Open House

Getting a mortgage is confusing. I can’t imagine what it was like before the collapse of 2008, but with all the extra rules and deterrents attached to home loans now, there is a lot to keep track of. Recently the husband and I have been looking at homes, and it had reached the point where we needed to contact a lender to see where we stood. His parents gave us a gift from his grandmother’s estate that we could use to help with our down payment, and so we called the lender that worked with the local homebuilder that we wanted to get a floorplan with, and let them run our numbers.

*insert insane, slightly sad laughter here*

There are three loans that the husband and I could take advantage of based on where the home we want is located. There is a USDA loan, which is a federal loan which would fund the home at 100%, no down payment required, and both the mortgage insurance and the loan interest rate are fixed and not based on your credit – this loan encourages home ownership in rural areas.

An FHA loan also doesn’t base the mortgage insurance or loan interest rate on your credit score, and is the federal loan program to simply encourage home ownership at a lower down payment – most require 3% down to participate.

Finally there is a conventional loan which tends to require a minimum of a 5% down payment and bases its interest rate and mortgage insurance on the borrower’s credit standing.

A word about mortgage insurance – it is policy after the 2008 collapse that all borrowers that provide less than a 20% down payment pay for mortgage insurance, which covers the mortgage should they become incapable of making payments. So while it’s nice to not have to put so much money down to get a house, you’ll pay more monthly for the home. Unless we were able to save up about $50,000 for a down payment, we would need to plan on this extra payment on top of the actual mortgage payment, taxes, HOA and CDD fees, home insurance, and any extra warranties.

If CDD fees look unfamiliar to you, they are a community development bond that developers take out with the local government. The government funds their community services like pools and playgrounds and that money pays for their upkeep. The bond payments are spread across all homeowners in the community and are paid in addition to any HOA fees, which go to a variety of services including deciding what you can and can’t do to the exterior of your home.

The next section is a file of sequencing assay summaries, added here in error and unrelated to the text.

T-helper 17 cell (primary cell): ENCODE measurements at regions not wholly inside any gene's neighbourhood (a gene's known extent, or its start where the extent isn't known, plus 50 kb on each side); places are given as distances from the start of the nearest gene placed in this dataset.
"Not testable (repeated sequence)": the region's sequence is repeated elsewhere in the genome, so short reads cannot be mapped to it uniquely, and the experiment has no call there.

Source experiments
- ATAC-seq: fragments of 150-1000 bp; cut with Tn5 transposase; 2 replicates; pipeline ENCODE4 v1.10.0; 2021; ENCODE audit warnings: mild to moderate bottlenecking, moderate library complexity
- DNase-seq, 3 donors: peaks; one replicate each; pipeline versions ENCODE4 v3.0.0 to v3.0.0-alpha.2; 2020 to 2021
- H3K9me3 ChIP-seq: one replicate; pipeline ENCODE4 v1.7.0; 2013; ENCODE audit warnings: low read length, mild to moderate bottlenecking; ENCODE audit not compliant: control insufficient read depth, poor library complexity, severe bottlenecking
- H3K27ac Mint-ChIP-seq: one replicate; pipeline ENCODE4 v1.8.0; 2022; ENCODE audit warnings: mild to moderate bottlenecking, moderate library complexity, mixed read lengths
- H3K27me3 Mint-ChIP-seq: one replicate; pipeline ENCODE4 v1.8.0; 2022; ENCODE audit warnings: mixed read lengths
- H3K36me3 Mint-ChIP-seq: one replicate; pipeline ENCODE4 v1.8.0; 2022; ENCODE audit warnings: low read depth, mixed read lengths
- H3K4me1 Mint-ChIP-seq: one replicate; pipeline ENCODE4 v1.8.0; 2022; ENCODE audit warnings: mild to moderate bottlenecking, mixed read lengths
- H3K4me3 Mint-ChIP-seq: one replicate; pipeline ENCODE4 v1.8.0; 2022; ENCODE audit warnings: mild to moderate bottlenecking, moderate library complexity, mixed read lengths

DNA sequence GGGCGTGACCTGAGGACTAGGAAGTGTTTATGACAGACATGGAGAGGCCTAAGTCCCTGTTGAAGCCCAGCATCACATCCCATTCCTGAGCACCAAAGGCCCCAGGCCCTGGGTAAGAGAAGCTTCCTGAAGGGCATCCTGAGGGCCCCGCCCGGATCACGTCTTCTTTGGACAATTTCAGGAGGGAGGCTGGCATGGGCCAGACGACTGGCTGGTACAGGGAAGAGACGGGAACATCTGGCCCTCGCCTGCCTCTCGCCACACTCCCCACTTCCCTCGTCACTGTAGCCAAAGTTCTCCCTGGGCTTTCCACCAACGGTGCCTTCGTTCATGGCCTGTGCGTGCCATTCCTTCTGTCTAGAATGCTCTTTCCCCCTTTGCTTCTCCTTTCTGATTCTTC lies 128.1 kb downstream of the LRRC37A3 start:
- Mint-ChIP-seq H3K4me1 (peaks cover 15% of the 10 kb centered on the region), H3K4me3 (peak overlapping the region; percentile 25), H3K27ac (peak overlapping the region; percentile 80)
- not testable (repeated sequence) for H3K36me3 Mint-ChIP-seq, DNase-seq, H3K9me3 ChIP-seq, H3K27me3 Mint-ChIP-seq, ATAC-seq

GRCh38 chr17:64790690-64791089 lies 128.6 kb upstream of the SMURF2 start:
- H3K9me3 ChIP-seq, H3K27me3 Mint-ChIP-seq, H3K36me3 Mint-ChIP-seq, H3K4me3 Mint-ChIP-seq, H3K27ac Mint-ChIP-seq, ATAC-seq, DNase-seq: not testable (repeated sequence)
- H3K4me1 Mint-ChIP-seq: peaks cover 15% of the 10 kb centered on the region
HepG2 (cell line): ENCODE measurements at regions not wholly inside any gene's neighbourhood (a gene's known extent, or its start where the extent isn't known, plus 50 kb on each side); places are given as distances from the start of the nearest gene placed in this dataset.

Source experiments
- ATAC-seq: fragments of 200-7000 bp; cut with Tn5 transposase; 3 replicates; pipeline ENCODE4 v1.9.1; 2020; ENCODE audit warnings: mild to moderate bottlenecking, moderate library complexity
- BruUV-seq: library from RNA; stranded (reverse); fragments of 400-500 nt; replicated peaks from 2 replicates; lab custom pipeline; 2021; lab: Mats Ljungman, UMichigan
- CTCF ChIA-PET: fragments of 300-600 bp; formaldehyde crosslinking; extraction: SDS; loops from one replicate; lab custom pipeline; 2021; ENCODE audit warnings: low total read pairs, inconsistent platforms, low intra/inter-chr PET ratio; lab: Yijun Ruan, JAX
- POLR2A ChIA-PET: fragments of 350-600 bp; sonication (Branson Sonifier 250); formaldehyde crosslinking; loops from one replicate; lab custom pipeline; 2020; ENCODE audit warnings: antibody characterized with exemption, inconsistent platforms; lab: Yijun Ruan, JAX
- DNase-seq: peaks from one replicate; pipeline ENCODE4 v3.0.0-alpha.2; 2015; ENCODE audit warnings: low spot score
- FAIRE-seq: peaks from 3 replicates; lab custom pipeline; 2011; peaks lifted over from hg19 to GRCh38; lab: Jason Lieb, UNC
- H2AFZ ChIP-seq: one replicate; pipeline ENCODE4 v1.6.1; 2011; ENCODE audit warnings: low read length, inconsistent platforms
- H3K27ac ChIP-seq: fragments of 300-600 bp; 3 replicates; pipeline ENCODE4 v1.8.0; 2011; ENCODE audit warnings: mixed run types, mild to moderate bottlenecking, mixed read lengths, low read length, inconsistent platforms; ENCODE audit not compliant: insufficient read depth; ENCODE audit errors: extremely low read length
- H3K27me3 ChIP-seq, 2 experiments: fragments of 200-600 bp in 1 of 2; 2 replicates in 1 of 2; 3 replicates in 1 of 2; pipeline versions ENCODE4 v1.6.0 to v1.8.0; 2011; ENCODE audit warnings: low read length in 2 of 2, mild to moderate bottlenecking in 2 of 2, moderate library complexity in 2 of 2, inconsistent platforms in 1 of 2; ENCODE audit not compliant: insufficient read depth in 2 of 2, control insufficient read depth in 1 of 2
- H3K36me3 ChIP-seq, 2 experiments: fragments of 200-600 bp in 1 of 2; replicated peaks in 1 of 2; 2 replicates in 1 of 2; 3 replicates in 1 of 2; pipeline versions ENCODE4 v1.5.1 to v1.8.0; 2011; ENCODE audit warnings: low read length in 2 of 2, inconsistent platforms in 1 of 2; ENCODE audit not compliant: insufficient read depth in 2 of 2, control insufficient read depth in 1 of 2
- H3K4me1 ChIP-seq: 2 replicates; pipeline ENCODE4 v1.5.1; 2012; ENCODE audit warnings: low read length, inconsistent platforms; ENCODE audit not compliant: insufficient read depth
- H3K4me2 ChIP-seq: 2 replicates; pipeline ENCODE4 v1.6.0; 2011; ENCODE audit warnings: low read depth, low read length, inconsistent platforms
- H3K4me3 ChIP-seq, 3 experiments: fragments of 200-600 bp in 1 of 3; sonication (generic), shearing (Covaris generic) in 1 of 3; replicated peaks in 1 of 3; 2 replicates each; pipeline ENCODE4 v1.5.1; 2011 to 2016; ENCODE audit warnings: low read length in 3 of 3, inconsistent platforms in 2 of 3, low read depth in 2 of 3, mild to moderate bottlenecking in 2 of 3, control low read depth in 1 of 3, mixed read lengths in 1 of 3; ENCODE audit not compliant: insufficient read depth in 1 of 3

Are we all on the same page now? OK.

I have been working on bringing up our credit scores since March, but we knew that they probably wouldn’t be where they needed to be for a conventional loan, meaning we would be looking at either the USDA or FHA loan. So when the lender called us back we were expecting to hear about what we would need to pay to start, at closing, and monthly on either of those plans.

In addition to our credit, lenders look at how much we have in debt payments monthly. We have a few credit cards and several student loan payments. Since all the student loans except for the two private loans I have are on income-based repayment plans, we figured we were okay on that score.

Apparently not.

For federal home loan programs, lenders are required to use 1% of the full federal student loan showing on the credit report as the “monthly payment” when calculating a potential borrower’s monthly debt payment burden. So for a debt burden of say, $100,000, a borrower might be actually paying $175 on a payment plan, but a lender would have to use $1,000 as the payment for the debt burden calculation.